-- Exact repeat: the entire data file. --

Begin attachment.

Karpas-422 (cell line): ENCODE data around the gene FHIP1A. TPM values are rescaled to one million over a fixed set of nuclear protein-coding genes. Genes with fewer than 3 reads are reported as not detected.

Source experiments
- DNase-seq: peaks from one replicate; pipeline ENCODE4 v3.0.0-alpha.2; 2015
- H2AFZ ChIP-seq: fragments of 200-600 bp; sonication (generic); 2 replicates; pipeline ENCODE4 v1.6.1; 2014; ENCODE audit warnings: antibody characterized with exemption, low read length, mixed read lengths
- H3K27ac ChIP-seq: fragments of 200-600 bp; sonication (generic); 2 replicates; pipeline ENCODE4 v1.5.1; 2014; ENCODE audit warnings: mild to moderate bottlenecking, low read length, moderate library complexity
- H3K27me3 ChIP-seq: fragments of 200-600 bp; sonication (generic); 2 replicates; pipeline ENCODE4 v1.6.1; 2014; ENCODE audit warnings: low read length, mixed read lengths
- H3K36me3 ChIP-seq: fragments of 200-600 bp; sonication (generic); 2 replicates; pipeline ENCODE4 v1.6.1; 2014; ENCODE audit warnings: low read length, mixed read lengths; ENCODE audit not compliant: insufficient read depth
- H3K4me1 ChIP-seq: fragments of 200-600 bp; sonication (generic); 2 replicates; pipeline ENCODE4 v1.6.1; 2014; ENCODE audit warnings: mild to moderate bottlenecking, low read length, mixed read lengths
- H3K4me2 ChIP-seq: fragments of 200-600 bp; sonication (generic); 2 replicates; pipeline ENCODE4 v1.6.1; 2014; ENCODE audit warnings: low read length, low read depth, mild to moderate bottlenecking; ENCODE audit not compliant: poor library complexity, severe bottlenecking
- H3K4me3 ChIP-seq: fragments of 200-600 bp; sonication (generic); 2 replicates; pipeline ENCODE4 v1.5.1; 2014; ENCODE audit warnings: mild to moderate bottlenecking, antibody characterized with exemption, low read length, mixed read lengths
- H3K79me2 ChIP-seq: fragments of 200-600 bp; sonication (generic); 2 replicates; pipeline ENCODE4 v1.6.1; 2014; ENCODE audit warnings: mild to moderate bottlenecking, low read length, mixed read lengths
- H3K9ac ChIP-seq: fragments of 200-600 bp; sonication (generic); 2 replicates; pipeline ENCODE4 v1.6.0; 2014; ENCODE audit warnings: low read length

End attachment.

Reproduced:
Karpas-422 (cell line): ENCODE data around the gene FHIP1A. TPM values are rescaled to one million over a fixed set of nuclear protein-coding genes. Genes with fewer than 3 reads are reported as not detected.

Source experiments
- DNase-seq: peaks from one replicate; pipeline ENCODE4 v3.0.0-alpha.2; 2015
- H2AFZ ChIP-seq: fragments of 200-600 bp; sonication (generic); 2 replicates; pipeline ENCODE4 v1.6.1; 2014; ENCODE audit warnings: antibody characterized with exemption, low read length, mixed read lengths
- H3K27ac ChIP-seq: fragments of 200-600 bp; sonication (generic); 2 replicates; pipeline ENCODE4 v1.5.1; 2014; ENCODE audit warnings: mild to moderate bottlenecking, low read length, moderate library complexity
- H3K27me3 ChIP-seq: fragments of 200-600 bp; sonication (generic); 2 replicates; pipeline ENCODE4 v1.6.1; 2014; ENCODE audit warnings: low read length, mixed read lengths
- H3K36me3 ChIP-seq: fragments of 200-600 bp; sonication (generic); 2 replicates; pipeline ENCODE4 v1.6.1; 2014; ENCODE audit warnings: low read length, mixed read lengths; ENCODE audit not compliant: insufficient read depth
- H3K4me1 ChIP-seq: fragments of 200-600 bp; sonication (generic); 2 replicates; pipeline ENCODE4 v1.6.1; 2014; ENCODE audit warnings: mild to moderate bottlenecking, low read length, mixed read lengths
- H3K4me2 ChIP-seq: fragments of 200-600 bp; sonication (generic); 2 replicates; pipeline ENCODE4 v1.6.1; 2014; ENCODE audit warnings: low read length, low read depth, mild to moderate bottlenecking; ENCODE audit not compliant: poor library complexity, severe bottlenecking
- H3K4me3 ChIP-seq: fragments of 200-600 bp; sonication (generic); 2 replicates; pipeline ENCODE4 v1.5.1; 2014; ENCODE audit warnings: mild to moderate bottlenecking, antibody characterized with exemption, low read length, mixed read lengths
- H3K79me2 ChIP-seq: fragments of 200-600 bp; sonication (generic); 2 replicates; pipeline ENCODE4 v1.6.1; 2014; ENCODE audit warnings: mild to moderate bottlenecking, low read length, mixed read lengths
- H3K9ac ChIP-seq: fragments of 200-600 bp; sonication (generic); 2 replicates; pipeline ENCODE4 v1.6.0; 2014; ENCODE audit warnings: low read length